That last solution could be problematic. To reiterate Sen. Warren’s point, we have almost no idea what most schools do with federal funds as it is. Worse still, the government puts every school on an equal playing field. “Right now, federal student aid subsidizes attendance at any accredited college at virtually any price,” writes Slate’s Reihan Salam. “The result is that students have no way of knowing which colleges offer the best bang for the buck, and colleges have little incentive to get better at actually serving their students.”
Fortunately, there is a way around this: Make federal subsidies for college merit-based. If schools can’t actively show that their students go on to find jobs, then pull their funding. This would be no problem for certain elite schools, who don’t need federal funding to exist, as merely having them on your resume is almost enough to get you employed anywhere. But for mid-range schools, the effect could be huge. No longer would schools award degrees without a care in the world, churning students out like a factory, before bringing the next batch in to repeat the process.
Interest on student loans should also be abolished completely. As Weise notes above, graduates shouldn’t have to pay more than their job allows them. But given how bad the economy is, some graduates can go years without finding steady employment, stuck in low-income jobs with little means of advancement. Interest makes sense if you don’t pay loans, even when you have the money to. But for those who have a harder time escaping their financial handicaps, paying interest doesn’t make any more sense than paying the same amount than those who make more money than you.
Interest on student loans should also be abolished completely.
Most importantly, if colleges are going to let students rack up thousands of dollars in debt without giving them the proper tools to find a job so that they can pay that debt back, then they must be punished for their negligence. “Colleges would suddenly have an excellent reason to guide students to majors that would help them gain marketable skills,” as Salam explains. “The usual objection to this notion of giving colleges more ‘skin in the game’ is that colleges would become extremely selective to minimize the risk of default, and this in turn would deny large numbers of students the opportunity to get an education in the first place. The reality is that the vast majority of America’s higher education institutions are nonselective, and colleges that refuse to even try to educate students who need competent guidance would quickly find themselves out of business.”
Letting less students into college sounds horribly exclusionary if you believe that education is a basic human right. In fact, some would go so far as to say that all education should be free. But until more colleges can demonstrate that their graduates can actually do something useful with their degree, less admittance is better than massive debt.
Besides, most schools are already exclusionary in other horrible ways. Research from the National Center for Education Statistics indicates that individuals with a college degree are still more likely to be employed than those without one. However, if you have to drop out of school because you can’t pay the exorbitant tuition, you get rewarded with the same old debt, and no degree. This has fostered a kind of rampant inequality across American campuses. Even with the advent of financial aid, students who have more money are better equipped to deal with the pressures of pursuing an education, knowing there is a safety net there to catch them if they fall behind or screw up.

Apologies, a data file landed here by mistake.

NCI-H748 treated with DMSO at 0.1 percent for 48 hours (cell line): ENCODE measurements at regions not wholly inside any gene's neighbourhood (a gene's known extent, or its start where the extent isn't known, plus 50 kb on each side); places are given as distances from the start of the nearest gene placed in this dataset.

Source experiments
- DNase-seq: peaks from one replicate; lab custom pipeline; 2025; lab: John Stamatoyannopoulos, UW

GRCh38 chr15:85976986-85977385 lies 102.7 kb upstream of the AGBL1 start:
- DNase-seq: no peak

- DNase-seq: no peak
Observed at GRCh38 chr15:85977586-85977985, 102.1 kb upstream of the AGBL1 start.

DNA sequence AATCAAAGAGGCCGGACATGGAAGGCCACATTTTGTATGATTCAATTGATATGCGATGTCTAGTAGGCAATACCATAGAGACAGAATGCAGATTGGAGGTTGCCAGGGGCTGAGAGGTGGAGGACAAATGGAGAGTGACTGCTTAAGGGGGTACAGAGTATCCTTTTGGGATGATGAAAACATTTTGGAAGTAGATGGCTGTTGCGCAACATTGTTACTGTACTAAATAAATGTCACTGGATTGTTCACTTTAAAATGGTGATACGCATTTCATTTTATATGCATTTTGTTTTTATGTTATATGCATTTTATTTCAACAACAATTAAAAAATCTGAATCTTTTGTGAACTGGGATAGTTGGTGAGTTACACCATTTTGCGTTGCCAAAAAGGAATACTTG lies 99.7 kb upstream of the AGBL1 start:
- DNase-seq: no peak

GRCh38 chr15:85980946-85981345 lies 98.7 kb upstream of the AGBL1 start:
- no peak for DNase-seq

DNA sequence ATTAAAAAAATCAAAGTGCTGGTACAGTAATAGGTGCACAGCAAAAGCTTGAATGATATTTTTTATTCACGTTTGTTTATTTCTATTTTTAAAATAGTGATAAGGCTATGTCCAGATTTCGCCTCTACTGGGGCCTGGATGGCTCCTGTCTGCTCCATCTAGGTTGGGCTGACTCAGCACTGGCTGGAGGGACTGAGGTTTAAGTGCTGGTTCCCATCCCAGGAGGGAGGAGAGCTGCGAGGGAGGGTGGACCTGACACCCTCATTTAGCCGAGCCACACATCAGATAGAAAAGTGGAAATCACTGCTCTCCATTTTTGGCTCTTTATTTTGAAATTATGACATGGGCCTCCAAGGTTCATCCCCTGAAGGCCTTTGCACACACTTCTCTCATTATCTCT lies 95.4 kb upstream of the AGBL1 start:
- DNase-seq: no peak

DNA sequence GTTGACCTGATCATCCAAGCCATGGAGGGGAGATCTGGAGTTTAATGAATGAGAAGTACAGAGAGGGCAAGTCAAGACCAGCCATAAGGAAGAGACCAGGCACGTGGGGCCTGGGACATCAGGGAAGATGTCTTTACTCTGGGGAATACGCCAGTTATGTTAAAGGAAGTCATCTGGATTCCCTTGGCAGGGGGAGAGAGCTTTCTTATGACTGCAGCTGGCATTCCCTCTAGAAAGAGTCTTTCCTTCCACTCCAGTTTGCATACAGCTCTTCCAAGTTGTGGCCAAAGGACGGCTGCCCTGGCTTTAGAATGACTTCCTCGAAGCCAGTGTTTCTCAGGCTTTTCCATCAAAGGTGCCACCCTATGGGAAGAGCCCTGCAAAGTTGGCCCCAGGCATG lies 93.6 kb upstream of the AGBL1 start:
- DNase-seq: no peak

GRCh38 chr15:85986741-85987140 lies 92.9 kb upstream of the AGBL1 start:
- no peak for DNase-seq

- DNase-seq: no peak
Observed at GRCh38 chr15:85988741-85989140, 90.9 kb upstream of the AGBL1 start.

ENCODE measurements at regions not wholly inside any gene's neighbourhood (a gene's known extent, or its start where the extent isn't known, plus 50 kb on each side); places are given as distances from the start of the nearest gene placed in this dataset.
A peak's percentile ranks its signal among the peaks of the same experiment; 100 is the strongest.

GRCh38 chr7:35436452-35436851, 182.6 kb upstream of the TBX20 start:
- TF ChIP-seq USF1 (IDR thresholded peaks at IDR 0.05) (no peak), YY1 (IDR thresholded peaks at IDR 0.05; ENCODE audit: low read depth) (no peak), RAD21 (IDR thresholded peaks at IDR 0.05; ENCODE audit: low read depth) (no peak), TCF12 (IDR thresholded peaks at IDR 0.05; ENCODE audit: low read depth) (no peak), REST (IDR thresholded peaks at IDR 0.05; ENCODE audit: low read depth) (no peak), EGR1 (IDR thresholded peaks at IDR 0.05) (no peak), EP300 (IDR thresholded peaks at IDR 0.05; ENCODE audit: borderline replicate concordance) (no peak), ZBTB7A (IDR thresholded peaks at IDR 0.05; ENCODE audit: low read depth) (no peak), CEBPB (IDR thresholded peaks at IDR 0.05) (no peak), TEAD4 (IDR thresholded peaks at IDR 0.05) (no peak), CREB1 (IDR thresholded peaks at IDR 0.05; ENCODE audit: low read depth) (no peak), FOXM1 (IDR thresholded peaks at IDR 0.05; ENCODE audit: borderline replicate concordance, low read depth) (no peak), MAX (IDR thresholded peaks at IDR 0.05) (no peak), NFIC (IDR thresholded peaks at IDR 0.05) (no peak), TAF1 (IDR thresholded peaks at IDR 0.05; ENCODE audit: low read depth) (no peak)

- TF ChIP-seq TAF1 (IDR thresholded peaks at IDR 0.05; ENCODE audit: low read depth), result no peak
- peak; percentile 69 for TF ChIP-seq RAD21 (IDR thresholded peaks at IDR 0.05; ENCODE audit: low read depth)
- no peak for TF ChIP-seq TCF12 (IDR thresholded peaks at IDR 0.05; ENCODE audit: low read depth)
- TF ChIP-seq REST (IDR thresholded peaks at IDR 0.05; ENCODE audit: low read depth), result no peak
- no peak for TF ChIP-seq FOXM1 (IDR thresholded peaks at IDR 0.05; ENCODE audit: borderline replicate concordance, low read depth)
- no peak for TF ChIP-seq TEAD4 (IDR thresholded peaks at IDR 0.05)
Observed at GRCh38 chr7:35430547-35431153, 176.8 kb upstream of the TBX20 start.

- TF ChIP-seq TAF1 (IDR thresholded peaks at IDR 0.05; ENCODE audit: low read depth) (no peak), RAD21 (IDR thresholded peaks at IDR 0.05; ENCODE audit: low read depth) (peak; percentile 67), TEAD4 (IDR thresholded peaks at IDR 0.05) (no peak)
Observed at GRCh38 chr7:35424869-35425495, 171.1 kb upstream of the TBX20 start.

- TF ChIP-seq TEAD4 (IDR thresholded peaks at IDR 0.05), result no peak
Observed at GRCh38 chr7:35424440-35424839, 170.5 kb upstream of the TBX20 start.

Some graduates can go years without finding steady employment, stuck in low-income jobs with little means of advancement.
What’s really sad is that the traditional American college experience is dying because of student loans. “That all of this fun is somehow as essential as the education itself—is somehow part of a benevolent and ultimately edifying process of ‘growing up’—is one of the main reasons so many parents who are themselves in rocky financial shape will make economically ruinous decisions to support a four-year-residential-college experience for their children,” states Caitlin Flanagan at the Atlantic. Flanagan isn’t wrong that our idea of what college should be is hurting families in the long run, but colleges also have to take responsibility for selling families that failed dream.
In the Internet age, at least awareness of the problem is growing. Andrew Rossi, director of the higher education documentary The Ivory Tower, said after his film came out: “I do feel heartened that this conversation about higher education—about its value and importance, but also its unsustainable business model—is becoming a bigger part of what parents and prospective students are thinking about.” Meanwhile, others like tech billionaire Peter Thiel have offered students money to actually leave college, proving that at least in Silicon Valley, a four-year degree isn’t everything.
While college will always enjoy a certain appeal, the university experience is becoming a luxury item that only the richest Americans can afford. It would be nice to live in a country where we treat not only formal education, but higher learning for the people who want it as a basic human right. But if it’s going to continue to even be a basic possibility, then schools have to enact reform. You can’t keep a college open if no one wants to attend it, and no one is going to want to attend if the cost of an average education is bankruptcy or financial ruin that even death itself might not get you out of. As it stands, the decision of whether to attend college or not is may be the most perilous issue facing American youth. That’s how high the stakes are.
When the students who are going off to college today grow up and have children of their own, they’ll probably tell them: “Don’t go to college, it’s a waste of money.” After all, how will this generation afford to send their kids to college if they’re still paying off student loans of their own?
Photo via DonkeyHotey/Flickr (CC BY 2.0)